DeKALB – A 2008 news article about the Northern Illinois University shootings were among the hundreds of items authorities removed from Adam Lanza’s home after he killed 27 people.
Authorities also found books on autism, a vast array of weaponry and images of what appear to be a dead person covered with plastic and blood.
Authorities released search warrant documents Thursday about their investigation of Lanza, who shot 20 first-graders and six educators at Sandy Hook Elementary School in Newtown, Conn., and his mother before taking his own life Dec. 14.
The documents provide the most insight to date into the world of the 20-year-old gunman, a recluse who played violent video games in a house packed with weaponry that was all too real.
The weapons used in the shooting had all apparently been purchased by Lanza’s mother, Nancy, with whom he lived, said prosecutor Stephen J. Sedensky III, in a statement accompanying the warrants.
She was found dead in her bed; Adam Lanza had shot her the morning of the massacre on Dec. 14. Authorities also found a gun safe in his bedroom and a holiday card from Nancy Lanza containing a check made out to her son for the purchase of yet another firearm.
If it’s possible to determine a motive for the massacre, there may be clues in Adam Lanza’s journals, which state police seized from the house and turned over to the FBI for analysis. But authorities say that so far no conclusions have been reached.
Sedensky estimated that the investigation will be finished this summer.
At the Lanza house, investigators found books about autism and Asperger’s syndrome, as well as one with tabbed pages titled “Train Your Brain to Get Happy.” Adam Lanza was said to have been diagnosed with Asperger’s, an autism-like disorder that is not associated with violence.
Investigators found a 7-foot pole with a blade on one side and a spear on another, a metal bayonet, three samurai swords, a .323-caliber bolt-action rifle, a .22-caliber Savage Mark II rifle and a .22-caliber Volcanic starter pistol. There was a military-style uniform in Lanza’s bedroom.
The New York Times article, “First on the Scene, Again, is the College Newspaper,” ran Feb. 18, 2008, was listed as Exhibit No. 630 in the search warrant return.
It described how then-The Northern Star editor-in-chief John Puterbaugh led his staff through coverage of the campus shooting that killed five students. The victims included Daniel Parmenter, who worked as a sales representative for the Northern Star, the NIU student newspaper.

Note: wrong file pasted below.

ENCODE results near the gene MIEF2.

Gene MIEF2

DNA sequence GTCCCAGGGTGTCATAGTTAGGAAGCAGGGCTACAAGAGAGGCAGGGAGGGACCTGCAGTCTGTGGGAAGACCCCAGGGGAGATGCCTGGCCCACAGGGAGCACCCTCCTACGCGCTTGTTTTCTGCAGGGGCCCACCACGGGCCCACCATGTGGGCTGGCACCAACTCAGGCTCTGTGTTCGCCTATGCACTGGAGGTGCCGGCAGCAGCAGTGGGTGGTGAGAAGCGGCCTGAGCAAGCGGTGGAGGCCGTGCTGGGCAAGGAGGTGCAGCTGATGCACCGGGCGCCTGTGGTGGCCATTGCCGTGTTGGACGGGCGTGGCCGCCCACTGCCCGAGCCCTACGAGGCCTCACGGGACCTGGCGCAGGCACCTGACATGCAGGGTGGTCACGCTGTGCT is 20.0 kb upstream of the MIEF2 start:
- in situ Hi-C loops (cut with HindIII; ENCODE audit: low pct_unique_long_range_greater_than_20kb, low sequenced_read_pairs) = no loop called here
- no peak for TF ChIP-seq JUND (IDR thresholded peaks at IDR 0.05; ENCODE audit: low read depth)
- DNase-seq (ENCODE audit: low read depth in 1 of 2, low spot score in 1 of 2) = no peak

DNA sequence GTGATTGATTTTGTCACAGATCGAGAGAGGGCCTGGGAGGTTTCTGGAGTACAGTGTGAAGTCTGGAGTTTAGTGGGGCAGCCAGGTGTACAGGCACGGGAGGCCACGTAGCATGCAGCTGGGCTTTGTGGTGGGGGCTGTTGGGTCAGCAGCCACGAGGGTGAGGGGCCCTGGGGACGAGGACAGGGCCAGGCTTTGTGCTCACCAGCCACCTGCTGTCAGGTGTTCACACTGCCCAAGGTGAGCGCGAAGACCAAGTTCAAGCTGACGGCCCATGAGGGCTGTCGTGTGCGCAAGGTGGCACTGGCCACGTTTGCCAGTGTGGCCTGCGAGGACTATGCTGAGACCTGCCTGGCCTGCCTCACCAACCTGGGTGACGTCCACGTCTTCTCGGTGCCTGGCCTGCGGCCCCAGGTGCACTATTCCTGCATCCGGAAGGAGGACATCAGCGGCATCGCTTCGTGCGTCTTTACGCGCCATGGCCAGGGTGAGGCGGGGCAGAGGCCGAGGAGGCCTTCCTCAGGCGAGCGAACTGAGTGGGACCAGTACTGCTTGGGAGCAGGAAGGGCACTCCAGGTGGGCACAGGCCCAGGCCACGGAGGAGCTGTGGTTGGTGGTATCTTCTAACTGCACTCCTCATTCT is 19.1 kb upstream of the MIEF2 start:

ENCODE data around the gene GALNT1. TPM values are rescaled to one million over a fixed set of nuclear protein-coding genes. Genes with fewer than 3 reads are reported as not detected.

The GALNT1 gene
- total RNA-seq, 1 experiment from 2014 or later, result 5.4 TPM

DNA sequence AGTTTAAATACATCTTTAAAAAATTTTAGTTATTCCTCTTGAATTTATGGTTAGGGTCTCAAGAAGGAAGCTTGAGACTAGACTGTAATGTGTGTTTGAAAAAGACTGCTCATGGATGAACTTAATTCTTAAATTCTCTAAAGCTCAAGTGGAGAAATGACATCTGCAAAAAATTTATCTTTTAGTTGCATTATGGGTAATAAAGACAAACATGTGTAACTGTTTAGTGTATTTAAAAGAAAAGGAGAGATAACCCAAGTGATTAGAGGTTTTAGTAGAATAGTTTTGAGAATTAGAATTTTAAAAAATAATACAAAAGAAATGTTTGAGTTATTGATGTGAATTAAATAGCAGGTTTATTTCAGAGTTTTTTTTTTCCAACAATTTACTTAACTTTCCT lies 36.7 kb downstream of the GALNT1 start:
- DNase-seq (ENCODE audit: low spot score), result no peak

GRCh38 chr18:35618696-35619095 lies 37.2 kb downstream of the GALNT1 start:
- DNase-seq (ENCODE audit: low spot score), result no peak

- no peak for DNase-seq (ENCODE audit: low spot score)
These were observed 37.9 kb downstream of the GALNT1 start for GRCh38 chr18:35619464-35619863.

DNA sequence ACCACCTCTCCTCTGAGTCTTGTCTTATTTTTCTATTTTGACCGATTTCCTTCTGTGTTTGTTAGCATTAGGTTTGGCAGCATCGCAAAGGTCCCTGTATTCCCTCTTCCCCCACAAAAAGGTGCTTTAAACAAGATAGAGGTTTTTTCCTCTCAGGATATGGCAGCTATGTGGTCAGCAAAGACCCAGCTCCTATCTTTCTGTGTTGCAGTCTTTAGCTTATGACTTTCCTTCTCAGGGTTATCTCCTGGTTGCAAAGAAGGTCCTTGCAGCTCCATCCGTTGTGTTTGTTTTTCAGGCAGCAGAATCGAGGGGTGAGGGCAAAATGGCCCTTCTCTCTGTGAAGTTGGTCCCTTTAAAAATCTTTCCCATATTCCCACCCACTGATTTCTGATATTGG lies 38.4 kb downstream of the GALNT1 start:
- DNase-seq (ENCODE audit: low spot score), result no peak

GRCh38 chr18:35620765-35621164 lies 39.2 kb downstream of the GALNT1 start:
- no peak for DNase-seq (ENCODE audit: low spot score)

The article describes how Puterbaugh relied on past conversations with the editor-in-chief of the student newspaper at Virginia Tech to ensure his photographers had press passes and to remind his reporters to use Facebook to identify victims.
Five years later, Puterbaugh said it was “definitely a little weird” to think his name appeared among Lanza’s possessions, but his thoughts focused more on the national conversations of gun control and the causes of mass shootings.
Puterbaugh, a former Daily Chronicle employee who currently works for Wrapports, the Chicago Sun-Times’ parent company, said his thoughts didn’t immediately draw to the NIU shooting when he learned of the school shooting. The Newtown’s victims’ ages did affect him, though.
“Being a new father myself, that just cripples you, thinking how much should have been ahead of them,” Puterbaugh said. “... I’m just tired of people getting shot, whether it’s a dozen people at one time, one person a dozen separate times or an infant.”
As people nationwide grapple with what drove Lanza’s actions, Puterbaugh expects the answer lies with mental illness more than video games.
“I’m a huge Call of Duty [video game] fan, and I know a lot of people who don’t shoot schools who are Call of Duty fans,” he said. “... You can’t control or detect what’s going on in someone’s head, but it’s weird the connection you find.”
For his part, former Northern Star adviser Jim Killam, who also was interviewed for the 2008 New York Times article, said he found it a little creepy the article was found in Lanza’s home. But that’s as far as his feelings go, he said.
Killam collected news clippings from the student newspaper and other newspapers that ran front-page stories about the NIU but left them in a box at the Northern Star office at NIU.
“It’s not something I go back to and look at a lot,” Killam said.
• The Associated Press contributed to this report.